Member Login



Auto-login for future visits

Join or Renew Today!

Membership Benefits:

Close Button


End of the season

Toa Kyle | Feb 21, 2007


Things are winding down for the 2006/2007 field season.  Our last nest fledged two chicks a couple of days ago, bringing this season’s total to six chicks, from four nests.  Unfortunately the nest that began incubating in late December was predated when it had two small nestlings.  I’m guessing either Toco Toucans or Crane Hawks were responsible.  Both these species frequent the island where this nest is found.  With the loss of this nest we can see that predation remains the main cause of nest failure for Blue-throated Macaw (BTM) nests.  Of the seven active nests we found this season, three were lost to predation.  I strongly believe that the habitat where BTMs are found, forest islands scattered amongst natural grasslands, favors nest predation.  Macaw nests are concentrated in forest islands and are thus more easily located by predators than would be the case in a continuous forest setting, like the Amazon rainforest for example.  All of the main nest predator species have large distributions and are not threatened.  Consequently I think it’s time to seriously consider controlling nest predators around BTM nests.  This may involve trapping and relocating predators away from BTM nesting areas or even shooting persistent individuals.  This type of management will no doubt draw criticism from bird lovers but given the state of BTMs in the wild, we simply can’t allow common species to feed on critically endangered ones.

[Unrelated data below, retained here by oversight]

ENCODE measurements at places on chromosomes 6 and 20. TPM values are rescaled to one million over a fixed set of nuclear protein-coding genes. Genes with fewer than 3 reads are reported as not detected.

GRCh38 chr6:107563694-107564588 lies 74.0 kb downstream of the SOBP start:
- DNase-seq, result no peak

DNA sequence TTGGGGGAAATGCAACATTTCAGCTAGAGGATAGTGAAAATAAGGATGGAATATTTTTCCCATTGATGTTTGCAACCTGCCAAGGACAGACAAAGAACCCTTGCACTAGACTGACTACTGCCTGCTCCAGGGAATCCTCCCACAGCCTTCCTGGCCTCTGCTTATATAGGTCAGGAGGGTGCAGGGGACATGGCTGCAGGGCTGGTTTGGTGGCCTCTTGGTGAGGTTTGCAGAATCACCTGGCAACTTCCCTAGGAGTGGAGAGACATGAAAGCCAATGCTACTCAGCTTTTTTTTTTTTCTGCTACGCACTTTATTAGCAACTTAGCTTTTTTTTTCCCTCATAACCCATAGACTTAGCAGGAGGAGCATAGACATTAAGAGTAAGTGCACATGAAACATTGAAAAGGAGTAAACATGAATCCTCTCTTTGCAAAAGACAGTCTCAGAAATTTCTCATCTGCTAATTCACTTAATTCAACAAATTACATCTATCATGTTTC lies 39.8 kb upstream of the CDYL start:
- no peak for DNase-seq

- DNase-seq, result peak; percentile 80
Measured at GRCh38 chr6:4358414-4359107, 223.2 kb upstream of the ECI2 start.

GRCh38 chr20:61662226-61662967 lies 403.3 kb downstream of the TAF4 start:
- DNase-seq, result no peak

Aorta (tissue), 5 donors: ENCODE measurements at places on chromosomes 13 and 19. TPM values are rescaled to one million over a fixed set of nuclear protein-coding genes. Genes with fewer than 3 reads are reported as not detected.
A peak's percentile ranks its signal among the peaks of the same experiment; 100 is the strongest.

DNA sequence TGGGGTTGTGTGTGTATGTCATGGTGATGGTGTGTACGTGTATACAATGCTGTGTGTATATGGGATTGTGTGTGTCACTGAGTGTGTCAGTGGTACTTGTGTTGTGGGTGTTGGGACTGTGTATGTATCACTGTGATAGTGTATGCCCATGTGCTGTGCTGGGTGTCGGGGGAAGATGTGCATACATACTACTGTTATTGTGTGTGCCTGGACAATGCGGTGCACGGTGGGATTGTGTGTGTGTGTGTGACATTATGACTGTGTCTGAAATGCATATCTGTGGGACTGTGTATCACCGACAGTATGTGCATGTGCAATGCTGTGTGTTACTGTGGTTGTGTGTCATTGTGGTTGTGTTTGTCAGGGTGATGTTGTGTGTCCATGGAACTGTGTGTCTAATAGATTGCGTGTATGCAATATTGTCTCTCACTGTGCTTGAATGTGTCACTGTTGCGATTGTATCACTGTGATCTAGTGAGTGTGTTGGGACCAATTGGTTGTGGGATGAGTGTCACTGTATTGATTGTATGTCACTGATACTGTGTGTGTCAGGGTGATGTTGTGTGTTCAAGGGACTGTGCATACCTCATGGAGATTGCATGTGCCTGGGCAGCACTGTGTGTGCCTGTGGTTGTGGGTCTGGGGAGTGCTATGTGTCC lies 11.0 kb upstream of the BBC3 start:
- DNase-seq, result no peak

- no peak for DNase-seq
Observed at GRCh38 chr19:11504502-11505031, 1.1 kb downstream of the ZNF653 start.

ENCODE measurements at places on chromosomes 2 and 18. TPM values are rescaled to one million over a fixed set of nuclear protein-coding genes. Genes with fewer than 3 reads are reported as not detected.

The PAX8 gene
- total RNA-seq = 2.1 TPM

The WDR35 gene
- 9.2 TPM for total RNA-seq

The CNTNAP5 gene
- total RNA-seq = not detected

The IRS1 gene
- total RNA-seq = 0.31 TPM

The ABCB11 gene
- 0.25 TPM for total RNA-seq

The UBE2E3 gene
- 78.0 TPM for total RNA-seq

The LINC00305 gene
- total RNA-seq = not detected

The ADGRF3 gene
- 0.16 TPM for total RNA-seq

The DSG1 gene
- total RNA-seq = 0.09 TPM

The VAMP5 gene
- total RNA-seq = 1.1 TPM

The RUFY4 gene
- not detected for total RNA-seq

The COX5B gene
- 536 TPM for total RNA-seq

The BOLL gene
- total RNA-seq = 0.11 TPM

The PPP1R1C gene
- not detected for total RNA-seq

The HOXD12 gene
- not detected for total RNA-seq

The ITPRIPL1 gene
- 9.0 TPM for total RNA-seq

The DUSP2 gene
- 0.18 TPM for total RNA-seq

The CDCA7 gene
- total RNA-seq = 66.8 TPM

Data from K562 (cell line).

On the whole I believe this season has been a success.  For the first time we’ve observed nests with multiple nestlings.  We’ve also seen that many of these nestlings die in the early developmental stages either to starvation (due to parental neglect) or predation.  I’ll be recommending to the Bolivian government the need to captive raise nestlings likely to die if left in the nest.  Ideally we can release these birds into the wild taking maximum precautions to minimize the transmission of disease to other birds.  Captive raised birds have their work cut out for them in terms of learning to locate food resources and avoid predation but I’d rather give them that chance at survival instead of leaving them for dead in the nest.  This type of undertaking will of course be complicated and require more funding and expertise.  I’d like to ask everyone who has enjoyed reading these blogs to consider making a donation to our Blue-throated Macaw project.  We still have a long way to go before this species is fully recovered and as I’ve mentioned previously, we need to raise more money to be more effective in our efforts to save the species from extinction in the wild.  Every type of donation, large or small, helps.  Thanks for reading about our activities this season.  May the 2007/2008 season be even more successful!